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HISTORY TALKS...

The Pillory

WAYS of handing out punishment have often been inventive as well as cruel. Public shaming has been practised since time immemorial, and in Slovakia continued right up to the early 20th century, as we see in this postcard of a stone pillory from Piešťany.

Click to enlarge.

WAYS of handing out punishment have often been inventive as well as cruel. Public shaming has been practised since time immemorial, and in Slovakia continued right up to the early 20th century, as we see in this postcard of a stone pillory from Piešťany.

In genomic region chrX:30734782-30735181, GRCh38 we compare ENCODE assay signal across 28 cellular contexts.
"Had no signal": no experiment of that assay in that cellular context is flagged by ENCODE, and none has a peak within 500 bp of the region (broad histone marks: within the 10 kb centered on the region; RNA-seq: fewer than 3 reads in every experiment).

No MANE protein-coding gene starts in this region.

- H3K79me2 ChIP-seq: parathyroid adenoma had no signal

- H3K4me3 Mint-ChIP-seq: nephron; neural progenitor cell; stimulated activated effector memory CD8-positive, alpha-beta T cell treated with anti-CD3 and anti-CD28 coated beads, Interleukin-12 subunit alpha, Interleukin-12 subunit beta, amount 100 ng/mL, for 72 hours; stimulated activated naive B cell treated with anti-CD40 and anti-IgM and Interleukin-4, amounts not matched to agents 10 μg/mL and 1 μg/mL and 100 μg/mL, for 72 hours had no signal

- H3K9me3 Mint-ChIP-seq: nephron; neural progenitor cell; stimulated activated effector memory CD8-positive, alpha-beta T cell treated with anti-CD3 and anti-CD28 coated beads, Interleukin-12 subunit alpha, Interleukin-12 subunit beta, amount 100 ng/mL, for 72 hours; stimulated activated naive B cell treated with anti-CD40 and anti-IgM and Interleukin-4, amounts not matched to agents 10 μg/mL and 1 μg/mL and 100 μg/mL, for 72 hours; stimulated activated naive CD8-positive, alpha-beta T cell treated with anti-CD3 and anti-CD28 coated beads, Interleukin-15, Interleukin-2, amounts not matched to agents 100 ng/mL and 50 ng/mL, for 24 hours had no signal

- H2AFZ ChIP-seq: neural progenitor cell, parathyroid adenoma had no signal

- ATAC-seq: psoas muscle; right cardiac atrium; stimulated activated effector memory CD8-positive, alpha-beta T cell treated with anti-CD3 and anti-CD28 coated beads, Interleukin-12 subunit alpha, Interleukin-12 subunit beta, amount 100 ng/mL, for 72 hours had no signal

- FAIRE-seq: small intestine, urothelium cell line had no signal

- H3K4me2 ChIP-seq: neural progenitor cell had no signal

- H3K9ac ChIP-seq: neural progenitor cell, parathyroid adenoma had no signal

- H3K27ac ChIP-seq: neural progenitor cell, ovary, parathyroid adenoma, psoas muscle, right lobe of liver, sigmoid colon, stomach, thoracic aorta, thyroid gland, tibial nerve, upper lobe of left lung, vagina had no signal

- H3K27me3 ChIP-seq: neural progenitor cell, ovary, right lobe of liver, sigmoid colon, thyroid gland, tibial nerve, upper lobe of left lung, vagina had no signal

Other tactics included beheading, impaling or being tied to a wheel. Many punishments were designed to degrade and shame the offender, not cause permanent injury or death.

A baker who offered his customers foul bread might be tied up and dunked in the river. Gossips and prostitutes would have their heads shaved and be beaten with broomsticks.

Public squares would often have pillories, where convicts would be tied and left at the mercy of passers-by. They would be teased, tickled, spat at or people might even throw rocks at them.

In some cities, "cages of shame" were built, where convicts would be undressed and smeared with honey in order to be stung by insects. Such a cage can still be seen in Levoča.


By Branislav Chovan,
Special to the Spectator

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